From Manners and Customs of the Bible:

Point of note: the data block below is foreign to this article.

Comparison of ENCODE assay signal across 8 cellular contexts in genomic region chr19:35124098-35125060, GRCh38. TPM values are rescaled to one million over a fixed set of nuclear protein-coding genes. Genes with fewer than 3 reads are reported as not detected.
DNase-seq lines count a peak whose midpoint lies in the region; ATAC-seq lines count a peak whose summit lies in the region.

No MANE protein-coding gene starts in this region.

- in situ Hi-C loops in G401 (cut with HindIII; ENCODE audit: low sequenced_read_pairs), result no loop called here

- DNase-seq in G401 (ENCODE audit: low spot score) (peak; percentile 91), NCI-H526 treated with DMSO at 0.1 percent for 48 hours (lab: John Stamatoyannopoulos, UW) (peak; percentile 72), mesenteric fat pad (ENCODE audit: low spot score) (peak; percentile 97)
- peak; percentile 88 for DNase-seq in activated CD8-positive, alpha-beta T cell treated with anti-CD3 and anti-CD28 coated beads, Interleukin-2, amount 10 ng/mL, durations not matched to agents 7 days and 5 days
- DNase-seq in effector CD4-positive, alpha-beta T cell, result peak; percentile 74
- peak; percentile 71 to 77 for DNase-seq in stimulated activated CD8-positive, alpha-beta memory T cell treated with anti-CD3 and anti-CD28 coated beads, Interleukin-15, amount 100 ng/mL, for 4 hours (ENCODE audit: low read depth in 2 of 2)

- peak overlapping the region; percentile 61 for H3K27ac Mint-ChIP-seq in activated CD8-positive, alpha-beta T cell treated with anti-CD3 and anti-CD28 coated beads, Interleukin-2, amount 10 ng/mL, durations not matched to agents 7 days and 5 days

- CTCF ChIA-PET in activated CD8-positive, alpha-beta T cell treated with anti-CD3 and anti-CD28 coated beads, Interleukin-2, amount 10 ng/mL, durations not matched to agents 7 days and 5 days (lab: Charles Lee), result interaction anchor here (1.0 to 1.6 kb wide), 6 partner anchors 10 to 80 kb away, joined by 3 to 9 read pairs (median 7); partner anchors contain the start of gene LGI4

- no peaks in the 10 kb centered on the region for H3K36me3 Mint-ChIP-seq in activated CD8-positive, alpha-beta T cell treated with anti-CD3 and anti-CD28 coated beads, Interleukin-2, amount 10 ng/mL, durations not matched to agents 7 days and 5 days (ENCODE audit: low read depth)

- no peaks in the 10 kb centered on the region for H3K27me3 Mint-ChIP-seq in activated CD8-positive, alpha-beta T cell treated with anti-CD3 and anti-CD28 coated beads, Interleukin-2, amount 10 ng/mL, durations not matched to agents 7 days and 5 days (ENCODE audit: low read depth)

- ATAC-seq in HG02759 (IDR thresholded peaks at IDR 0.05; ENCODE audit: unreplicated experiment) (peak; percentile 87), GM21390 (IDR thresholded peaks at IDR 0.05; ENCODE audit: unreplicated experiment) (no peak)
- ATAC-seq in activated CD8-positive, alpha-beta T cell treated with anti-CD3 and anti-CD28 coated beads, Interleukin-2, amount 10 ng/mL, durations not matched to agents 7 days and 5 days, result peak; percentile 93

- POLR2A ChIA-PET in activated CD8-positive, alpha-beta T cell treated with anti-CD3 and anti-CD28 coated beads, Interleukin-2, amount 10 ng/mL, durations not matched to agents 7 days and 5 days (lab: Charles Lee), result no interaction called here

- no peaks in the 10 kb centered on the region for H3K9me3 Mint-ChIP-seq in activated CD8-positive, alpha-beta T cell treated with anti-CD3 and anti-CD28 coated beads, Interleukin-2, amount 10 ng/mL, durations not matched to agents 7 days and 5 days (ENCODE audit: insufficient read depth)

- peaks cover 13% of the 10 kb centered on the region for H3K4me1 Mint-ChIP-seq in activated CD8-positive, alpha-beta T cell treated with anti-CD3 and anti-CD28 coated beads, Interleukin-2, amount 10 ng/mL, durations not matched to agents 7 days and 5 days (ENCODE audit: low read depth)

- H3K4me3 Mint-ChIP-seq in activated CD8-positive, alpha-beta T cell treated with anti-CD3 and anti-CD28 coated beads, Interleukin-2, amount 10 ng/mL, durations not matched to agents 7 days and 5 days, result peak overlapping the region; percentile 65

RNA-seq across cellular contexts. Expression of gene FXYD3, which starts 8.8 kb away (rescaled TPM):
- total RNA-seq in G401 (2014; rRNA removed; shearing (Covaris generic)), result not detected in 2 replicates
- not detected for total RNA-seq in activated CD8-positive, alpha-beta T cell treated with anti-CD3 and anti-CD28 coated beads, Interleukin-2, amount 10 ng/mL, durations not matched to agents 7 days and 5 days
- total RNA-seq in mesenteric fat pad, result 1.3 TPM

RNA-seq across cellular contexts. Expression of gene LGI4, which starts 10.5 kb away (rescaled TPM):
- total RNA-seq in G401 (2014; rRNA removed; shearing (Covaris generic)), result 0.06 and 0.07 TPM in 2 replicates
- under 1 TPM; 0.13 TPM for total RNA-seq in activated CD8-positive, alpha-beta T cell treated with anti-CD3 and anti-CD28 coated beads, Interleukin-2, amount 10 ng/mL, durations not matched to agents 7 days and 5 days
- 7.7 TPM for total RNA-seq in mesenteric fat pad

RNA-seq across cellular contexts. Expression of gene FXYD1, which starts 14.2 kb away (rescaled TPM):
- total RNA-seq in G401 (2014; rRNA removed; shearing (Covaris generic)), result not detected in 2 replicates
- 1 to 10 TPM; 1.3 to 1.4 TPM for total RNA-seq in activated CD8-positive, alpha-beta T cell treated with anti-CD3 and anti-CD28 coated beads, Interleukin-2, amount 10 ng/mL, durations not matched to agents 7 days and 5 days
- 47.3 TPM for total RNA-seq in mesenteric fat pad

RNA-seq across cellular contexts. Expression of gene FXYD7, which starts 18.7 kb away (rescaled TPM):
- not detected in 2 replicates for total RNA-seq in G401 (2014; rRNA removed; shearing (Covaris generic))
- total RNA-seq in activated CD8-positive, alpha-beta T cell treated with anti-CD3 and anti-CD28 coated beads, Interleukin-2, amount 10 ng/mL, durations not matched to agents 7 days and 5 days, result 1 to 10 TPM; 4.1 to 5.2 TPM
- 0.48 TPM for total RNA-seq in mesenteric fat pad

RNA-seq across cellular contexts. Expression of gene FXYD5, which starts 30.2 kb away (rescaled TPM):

The invention of these engines of war marks an era in warfare, since by their use the power of an army was greatly increased whether for attack or defense. They were simply machine bows and slings, which, by the application of mechanical principles, were made to throw heavier projectiles than the smaller weapons which were held in the hand. We have here doubtless the origin of the balistae and catapult which afterward became so famous in Roman warfare. The balista was used to shoot stones; the catapults projected darts. Historians mention three sizes of balista, which were graded according to the weight of the stones they threw, namely: a half hundred weight, a whole hundred weight, and three hundred weight. Occasionally there were some used which threw stones as light as two pounds. Several balls of limestone, which were found in the excavations in Jerusalem in 1869, are thought to have been used as missiles and hurled from a balista. Catapultae were denominated according to the length of the darts thrown from them. No exact idea can now be had of the forms of these engines. The Romans classified them under the generic title of tormentum, because of the twisting of the hairs, thongs, and vegetable fibers from which the elastic string was made which gave impetus to the projectile. See Smith's Dict. Class. Antiq., s. v. Tormentum. These engines were often used from the top of a “mount” or inclined plane. See note on Ezekiel 4:22And lay siege against it, and build a fort against it, and cast a mount against it; set the camp also against it, and set battering rams against it round about. (Ezekiel 4:2) (#565).